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Most commercial airliners are rated to take +2.5g and -1.0g. Why is this? Is it designed that way on purpose? To clarify, this would mean that the cost difference between -1g and -2.5 g is minuscule, so price (and thus engineering difficulty, which drives price) isn't really a factor.

Or, are there in fact significant difficulties with creating a frame that can handle a lot of negative Gs? (And if there are, what are they?)

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    $\begingroup$ The gravity of Earth is +1g. So if the +2.5g and -1.0g ratings are correct, planes can take an extra positive 1.5g (2.5g-1.0g) but 2.0g lower than normal 1.0g-(-1.0g). Hope this makes any sense. $\endgroup$
    – collector
    Jun 24 '15 at 17:24
  • $\begingroup$ @collector It had occurred to me. It almost makes it sound like they add a little structural reinforcement for negative G's since the difference from mean gravity is roughly neutral, with it being skewed towards negative Gs. This works really well when the plane is right side up, but I've seen similar figures for fighter jets, which are designed to go upside down as well... Anyway, you might spin that comment into an answer, maybe the community will agree with you :). $\endgroup$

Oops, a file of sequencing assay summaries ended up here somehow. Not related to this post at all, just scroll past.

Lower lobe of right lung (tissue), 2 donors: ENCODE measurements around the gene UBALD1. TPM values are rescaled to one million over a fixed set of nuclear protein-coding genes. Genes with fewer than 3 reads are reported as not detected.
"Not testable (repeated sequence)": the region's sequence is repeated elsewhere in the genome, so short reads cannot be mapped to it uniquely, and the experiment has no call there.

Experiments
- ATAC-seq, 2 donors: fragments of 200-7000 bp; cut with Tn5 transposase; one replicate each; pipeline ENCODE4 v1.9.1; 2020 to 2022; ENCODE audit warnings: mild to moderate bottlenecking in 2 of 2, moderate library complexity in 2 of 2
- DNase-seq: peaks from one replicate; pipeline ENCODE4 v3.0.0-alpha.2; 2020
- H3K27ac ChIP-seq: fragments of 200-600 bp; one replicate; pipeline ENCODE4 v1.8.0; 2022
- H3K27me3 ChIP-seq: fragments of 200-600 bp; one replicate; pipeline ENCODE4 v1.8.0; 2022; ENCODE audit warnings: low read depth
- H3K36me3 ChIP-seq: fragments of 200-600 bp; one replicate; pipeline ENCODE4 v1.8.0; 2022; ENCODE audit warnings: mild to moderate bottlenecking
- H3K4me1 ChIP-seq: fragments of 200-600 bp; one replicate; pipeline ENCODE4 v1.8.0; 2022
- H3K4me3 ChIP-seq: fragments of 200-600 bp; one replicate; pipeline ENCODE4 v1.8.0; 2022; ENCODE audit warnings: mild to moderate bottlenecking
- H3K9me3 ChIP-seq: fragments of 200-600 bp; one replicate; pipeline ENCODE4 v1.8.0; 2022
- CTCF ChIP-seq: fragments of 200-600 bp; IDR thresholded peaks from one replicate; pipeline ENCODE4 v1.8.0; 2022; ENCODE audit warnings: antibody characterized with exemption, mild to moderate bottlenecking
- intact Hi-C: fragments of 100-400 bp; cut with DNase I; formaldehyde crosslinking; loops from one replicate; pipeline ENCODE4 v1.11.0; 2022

– Jay Carr
    Jun 24 '15 at 17:28
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It's partly pragmatic (you start from +1.0 G, so why not optimize for that???) and partly because (most) aircraft are designed to carry human beings. Humans as well as a lot of other things are FAR more tolerant of positive G-forces than they are negative G-forces.

There's very little technical reason that you couldn't design an aircraft wing and other structures to handle high negative G loads. But adding that strength also means adding weight, complexity, and cost. And since the benefit of being able to pull high negative G loads is pretty small, very few designers choose to do this.

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